And, as the articles would attest, his voice filled the small synagogue and served his congregation of about 100 people in the hilltown village for 38 years. The articles, originally published in the German Jewish newspaper The Israelite, paint a picture of Jewish life in Kronach in the 1880s. They note the availability of student lodging in the Wetzler home and document a celebration of cantor Moses’ 25th year at the synagogue, during which he was serenaded by the local Cecilia Choir. In 1923, after his retirement to Frankfurt, an obituary detailed his years of service.
“I was astounded,” says Wetzler, who discovered in the treasure trove of digital clippings how beloved was her great-grandfather, the only spiritual leader this Jewish community ever had.
Also amazing was how the 1870 Kronach synagogue — unlike the village’s Jewish population, maybe 100 at its peak — not only survived the war, but was restored over a 10-year period by a community of volunteers as a tribute.
The synagogue, she discovered through a website link, had been completely desecrated as a garage and warehouse after 1938, and then used by the Red Cross.
It wasn’t entirely uncommon for the Germans, rather than destroy synagogues outright, to instead defile the buildings in how they reused them, she said. What was fascinating, though, was that when the next generation considered in the 1990s how to get rid of a building that was by then in deplorable condition, a young woman convinced volunteers in the town that it would not be right to destroy the building and erase the memory of the community’s lost Jews. Among the main volunteers were banker Willi Zaich, his wife, Gisela, and their daughter, Katja. Together they formed the group Aktionskreis Synagoge Kronach, which donated time and money to restore the synagogue as an education center and memorial.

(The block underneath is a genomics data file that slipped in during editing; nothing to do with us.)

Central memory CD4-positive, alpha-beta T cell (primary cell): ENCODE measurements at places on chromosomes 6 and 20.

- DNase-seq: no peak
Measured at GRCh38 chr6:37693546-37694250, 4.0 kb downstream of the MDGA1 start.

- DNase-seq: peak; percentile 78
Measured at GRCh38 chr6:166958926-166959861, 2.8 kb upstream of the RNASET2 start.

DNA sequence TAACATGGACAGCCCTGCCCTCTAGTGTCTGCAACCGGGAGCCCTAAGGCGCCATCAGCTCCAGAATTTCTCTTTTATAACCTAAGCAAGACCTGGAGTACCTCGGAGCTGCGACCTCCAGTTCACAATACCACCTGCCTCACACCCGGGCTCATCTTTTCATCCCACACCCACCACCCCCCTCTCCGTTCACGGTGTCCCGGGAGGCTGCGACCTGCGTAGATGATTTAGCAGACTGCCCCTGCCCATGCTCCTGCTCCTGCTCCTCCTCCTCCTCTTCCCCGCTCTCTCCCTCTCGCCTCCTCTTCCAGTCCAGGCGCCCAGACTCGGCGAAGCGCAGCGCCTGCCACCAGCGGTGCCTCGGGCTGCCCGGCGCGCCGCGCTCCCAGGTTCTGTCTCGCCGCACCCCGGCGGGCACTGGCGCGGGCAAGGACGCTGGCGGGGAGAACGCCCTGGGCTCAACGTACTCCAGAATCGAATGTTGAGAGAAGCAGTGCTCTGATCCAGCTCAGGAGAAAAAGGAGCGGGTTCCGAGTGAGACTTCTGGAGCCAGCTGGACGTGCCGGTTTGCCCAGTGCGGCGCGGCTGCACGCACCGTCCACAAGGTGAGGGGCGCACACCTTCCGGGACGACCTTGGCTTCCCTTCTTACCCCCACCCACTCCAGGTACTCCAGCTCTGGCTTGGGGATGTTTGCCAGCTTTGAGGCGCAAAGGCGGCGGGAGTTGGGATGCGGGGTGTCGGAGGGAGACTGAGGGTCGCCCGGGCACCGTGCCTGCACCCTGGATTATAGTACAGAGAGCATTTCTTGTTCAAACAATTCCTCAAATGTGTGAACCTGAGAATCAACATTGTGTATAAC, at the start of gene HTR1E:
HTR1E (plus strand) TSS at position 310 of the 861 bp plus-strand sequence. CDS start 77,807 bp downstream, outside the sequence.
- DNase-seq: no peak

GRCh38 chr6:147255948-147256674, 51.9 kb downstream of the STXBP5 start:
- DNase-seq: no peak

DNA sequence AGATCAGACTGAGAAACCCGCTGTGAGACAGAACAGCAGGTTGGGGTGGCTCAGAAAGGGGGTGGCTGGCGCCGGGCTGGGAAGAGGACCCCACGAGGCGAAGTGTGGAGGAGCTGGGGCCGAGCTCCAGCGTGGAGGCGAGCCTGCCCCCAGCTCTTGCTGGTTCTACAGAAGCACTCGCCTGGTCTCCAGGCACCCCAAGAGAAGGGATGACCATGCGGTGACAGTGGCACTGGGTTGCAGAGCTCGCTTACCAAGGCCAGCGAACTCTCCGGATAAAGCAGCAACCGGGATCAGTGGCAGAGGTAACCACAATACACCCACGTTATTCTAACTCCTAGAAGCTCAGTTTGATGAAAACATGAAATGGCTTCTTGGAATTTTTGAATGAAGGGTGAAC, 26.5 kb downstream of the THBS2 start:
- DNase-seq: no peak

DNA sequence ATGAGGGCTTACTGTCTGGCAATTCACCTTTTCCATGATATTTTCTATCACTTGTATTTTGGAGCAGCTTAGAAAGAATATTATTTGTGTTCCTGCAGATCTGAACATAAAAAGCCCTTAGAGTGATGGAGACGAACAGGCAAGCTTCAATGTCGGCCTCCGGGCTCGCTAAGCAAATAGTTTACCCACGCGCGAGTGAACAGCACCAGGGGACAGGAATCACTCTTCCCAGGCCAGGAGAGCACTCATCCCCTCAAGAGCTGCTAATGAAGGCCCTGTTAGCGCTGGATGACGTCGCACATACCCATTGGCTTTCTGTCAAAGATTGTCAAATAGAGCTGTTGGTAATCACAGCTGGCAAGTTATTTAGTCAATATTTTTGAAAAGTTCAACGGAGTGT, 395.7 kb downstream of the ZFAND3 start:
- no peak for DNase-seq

“Most of the synagogues in Germany were destroyed in Kristallnacht,” says Wetlzler, who found a photograph online, with a link to the volunteer organization.
Kristallnacht, or Crystal Night, also called the Night of Broken Glass, refers to coordinated attacks against Jews throughout Nazi Germany and parts of Austria in November 1938. The government turned a blind eye to the attacks, which left the streets covered in broken glass from Jewish businesses and synagogues.
“To even find a synagogue extant in Germany is a miracle. I was so thrilled the place is still there, that it hadn’t been destroyed during Kristallnacht, and that these people, who aren’t Jewish, did all this work.”
Wetzler wrote a note to Alemannia-Judaica, thanking them for preserving and making available the articles about Jewish history, without which she never would have been able to trace her great-grandfather’s story. And then she wrote to the Action Circle Kronach group in appreciation for its work, and was referred to Dr. Katja Zaich, the Zaichs’ daughter, who went on to work with the organization and writes about the restoration process.
As a result, Zaich, now living in Amsterdam, invited Wetzler, who already had concerts scheduled in Amsterdam, to perform in Kronach on June 16.
“I went,” Wetzler said, “for several reasons: to honor my grandparents and say (the Jewish remembrance prayer) kaddish for my family. I went to memorialize the Holocaust and the members of the community killed in the Holocaust, to make sure they are not forgotten. And also I went to acknowledge the work of this particular generation of people, from Allemannia-Judaica, and Action Circle Kronach, for the work they are doing to preserve the history of the Jewish people in Germany,” where her family, she believes, had lived for at least 500 years.